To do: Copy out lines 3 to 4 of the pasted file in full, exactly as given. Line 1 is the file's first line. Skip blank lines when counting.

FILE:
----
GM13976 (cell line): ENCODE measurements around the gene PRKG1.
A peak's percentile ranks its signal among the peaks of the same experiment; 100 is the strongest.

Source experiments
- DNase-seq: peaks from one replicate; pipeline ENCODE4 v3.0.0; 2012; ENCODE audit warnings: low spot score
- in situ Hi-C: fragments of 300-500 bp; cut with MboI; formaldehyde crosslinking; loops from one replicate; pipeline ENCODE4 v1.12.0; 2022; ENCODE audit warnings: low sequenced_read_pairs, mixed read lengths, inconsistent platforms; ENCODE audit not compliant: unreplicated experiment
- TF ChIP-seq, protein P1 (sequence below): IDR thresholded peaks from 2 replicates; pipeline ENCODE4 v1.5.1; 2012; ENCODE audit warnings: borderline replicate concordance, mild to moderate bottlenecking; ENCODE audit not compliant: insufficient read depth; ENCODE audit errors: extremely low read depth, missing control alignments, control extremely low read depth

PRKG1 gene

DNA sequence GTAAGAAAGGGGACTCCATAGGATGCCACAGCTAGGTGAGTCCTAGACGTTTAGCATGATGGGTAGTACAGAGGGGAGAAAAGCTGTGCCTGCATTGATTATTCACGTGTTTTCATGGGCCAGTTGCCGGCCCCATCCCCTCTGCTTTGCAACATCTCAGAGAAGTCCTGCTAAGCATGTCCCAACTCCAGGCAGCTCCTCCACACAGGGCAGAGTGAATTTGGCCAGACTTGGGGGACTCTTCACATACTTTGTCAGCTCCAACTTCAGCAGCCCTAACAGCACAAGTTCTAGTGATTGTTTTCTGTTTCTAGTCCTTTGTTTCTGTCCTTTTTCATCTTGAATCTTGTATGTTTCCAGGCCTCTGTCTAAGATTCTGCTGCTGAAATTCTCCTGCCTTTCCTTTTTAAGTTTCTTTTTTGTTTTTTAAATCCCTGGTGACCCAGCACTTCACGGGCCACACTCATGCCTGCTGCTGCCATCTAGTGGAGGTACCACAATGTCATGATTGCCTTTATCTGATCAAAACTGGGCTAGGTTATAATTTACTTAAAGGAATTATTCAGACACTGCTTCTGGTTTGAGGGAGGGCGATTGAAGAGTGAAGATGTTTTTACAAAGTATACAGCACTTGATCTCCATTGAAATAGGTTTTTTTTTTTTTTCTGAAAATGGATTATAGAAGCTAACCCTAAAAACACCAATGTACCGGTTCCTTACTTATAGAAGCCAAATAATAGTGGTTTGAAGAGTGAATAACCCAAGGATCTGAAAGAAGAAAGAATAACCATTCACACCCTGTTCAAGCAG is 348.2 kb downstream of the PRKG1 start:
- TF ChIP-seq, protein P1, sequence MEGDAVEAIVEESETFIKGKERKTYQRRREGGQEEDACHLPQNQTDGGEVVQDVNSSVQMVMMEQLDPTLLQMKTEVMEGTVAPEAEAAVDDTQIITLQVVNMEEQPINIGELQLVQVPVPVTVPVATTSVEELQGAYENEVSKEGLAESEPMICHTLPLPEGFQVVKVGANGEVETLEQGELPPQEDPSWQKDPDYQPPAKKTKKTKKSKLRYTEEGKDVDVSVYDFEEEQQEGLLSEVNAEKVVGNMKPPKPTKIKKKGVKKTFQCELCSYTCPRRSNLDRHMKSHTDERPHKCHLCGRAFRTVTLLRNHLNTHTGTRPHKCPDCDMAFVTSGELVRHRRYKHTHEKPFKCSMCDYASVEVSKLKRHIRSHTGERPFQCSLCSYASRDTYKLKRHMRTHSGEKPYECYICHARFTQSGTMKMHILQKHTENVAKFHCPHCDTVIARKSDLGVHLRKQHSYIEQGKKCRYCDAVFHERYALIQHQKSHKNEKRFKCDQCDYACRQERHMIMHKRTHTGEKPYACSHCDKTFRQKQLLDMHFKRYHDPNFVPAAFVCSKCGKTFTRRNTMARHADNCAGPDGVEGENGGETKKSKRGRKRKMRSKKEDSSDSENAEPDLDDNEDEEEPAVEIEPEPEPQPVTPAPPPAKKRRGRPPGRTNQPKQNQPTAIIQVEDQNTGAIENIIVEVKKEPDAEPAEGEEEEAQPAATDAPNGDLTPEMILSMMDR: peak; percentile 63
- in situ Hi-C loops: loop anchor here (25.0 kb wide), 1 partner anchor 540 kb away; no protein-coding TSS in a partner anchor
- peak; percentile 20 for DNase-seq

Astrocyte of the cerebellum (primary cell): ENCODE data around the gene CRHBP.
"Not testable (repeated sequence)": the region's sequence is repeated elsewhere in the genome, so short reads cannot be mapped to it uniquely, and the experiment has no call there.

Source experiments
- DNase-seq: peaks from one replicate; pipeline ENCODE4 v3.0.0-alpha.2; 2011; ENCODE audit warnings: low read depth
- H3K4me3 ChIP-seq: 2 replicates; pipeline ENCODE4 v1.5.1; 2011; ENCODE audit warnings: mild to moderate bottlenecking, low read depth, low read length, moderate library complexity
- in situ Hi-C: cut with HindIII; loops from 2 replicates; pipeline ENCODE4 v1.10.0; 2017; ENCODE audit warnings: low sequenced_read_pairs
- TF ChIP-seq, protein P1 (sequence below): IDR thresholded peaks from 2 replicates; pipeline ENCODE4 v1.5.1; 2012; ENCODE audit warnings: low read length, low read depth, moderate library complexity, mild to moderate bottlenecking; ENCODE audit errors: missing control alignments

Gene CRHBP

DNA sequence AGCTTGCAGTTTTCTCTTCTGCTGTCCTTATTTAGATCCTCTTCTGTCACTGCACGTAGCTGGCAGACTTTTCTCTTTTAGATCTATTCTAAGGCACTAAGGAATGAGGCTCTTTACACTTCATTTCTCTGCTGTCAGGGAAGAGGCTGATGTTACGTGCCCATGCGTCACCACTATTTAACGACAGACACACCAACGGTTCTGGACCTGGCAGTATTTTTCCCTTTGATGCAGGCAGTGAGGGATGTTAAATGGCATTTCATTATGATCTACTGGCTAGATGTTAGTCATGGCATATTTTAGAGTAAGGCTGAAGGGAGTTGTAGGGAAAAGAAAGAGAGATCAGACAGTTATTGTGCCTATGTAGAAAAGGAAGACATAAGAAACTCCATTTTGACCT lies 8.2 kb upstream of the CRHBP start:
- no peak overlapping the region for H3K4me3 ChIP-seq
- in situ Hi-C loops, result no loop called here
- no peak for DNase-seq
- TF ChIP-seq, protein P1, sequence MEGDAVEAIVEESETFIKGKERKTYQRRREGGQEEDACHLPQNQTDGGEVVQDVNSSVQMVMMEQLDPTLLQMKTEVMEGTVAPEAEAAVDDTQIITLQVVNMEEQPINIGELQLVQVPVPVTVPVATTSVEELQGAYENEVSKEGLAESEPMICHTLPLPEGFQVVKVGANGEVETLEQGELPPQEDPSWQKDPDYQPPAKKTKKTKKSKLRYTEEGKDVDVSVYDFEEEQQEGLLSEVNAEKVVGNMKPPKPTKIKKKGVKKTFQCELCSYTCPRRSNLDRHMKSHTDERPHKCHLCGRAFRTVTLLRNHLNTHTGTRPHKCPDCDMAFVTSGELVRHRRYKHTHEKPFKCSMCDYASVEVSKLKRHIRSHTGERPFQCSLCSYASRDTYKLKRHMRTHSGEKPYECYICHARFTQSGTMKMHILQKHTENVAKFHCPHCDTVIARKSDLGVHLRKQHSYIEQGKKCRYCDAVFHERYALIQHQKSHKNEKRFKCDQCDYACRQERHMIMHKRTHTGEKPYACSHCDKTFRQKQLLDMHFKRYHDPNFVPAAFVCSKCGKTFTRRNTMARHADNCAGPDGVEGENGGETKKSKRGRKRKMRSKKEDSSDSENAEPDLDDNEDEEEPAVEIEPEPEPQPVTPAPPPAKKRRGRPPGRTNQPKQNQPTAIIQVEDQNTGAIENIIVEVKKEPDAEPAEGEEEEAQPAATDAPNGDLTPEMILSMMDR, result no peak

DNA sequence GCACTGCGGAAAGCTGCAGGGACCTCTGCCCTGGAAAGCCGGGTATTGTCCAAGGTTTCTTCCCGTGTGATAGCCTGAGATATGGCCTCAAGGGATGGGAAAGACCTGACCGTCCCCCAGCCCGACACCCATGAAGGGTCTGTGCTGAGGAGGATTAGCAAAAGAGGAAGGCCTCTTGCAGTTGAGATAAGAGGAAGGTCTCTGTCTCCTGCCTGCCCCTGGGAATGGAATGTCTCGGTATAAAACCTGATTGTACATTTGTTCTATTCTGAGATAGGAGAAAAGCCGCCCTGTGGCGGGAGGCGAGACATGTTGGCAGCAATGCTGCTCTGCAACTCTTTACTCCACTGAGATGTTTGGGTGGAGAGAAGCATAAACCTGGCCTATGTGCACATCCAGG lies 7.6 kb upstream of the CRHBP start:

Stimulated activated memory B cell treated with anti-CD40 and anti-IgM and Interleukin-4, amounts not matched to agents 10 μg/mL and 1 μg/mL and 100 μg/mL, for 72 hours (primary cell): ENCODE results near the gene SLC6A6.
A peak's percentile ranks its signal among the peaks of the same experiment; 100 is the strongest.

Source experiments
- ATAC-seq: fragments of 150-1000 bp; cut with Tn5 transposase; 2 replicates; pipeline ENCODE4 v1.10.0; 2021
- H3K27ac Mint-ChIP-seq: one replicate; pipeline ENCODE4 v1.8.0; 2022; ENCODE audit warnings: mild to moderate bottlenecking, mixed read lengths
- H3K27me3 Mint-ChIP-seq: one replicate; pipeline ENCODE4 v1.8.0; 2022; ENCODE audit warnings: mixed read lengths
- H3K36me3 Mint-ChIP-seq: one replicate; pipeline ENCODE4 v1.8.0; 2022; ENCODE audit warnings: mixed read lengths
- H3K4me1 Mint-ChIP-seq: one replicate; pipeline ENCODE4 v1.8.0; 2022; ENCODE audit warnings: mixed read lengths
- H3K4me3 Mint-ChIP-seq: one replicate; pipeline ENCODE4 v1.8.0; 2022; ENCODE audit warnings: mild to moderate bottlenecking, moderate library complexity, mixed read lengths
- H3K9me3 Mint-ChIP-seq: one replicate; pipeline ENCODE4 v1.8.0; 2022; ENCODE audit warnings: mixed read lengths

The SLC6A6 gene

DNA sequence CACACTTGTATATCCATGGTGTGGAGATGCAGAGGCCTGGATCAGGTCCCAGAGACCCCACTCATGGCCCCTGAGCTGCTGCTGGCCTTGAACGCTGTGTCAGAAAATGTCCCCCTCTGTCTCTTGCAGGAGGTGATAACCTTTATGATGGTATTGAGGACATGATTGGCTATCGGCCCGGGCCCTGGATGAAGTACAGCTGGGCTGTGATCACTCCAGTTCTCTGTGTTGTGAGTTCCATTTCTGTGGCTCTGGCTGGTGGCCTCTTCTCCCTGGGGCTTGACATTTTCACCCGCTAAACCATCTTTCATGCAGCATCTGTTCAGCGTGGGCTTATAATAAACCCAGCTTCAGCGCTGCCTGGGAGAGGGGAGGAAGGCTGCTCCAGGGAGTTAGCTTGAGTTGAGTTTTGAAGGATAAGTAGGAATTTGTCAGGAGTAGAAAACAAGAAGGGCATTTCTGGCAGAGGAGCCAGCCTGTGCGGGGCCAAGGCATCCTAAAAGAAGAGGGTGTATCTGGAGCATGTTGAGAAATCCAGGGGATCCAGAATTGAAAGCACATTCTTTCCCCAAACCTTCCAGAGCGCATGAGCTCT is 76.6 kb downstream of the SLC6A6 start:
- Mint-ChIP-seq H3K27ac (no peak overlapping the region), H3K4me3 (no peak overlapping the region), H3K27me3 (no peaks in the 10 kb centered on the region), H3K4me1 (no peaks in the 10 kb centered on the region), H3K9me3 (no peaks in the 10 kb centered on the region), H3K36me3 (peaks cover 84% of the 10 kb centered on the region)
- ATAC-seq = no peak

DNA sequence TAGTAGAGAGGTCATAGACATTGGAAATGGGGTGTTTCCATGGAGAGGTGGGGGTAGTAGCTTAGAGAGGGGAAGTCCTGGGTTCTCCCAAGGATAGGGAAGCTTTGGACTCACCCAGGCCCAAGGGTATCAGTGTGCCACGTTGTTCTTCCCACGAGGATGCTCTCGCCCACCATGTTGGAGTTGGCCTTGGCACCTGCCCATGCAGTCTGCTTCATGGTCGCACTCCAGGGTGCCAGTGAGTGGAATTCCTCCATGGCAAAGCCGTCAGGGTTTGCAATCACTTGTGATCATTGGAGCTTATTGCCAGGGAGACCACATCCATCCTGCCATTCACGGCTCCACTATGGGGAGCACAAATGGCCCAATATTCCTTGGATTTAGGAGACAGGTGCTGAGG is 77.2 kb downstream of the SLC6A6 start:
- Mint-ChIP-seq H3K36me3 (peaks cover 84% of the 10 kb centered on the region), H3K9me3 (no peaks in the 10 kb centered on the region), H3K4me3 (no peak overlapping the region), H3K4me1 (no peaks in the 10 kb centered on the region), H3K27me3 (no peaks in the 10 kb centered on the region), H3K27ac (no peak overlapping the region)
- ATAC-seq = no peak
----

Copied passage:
Source experiments
- DNase-seq: peaks from one replicate; pipeline ENCODE4 v3.0.0; 2012; ENCODE audit warnings: low spot score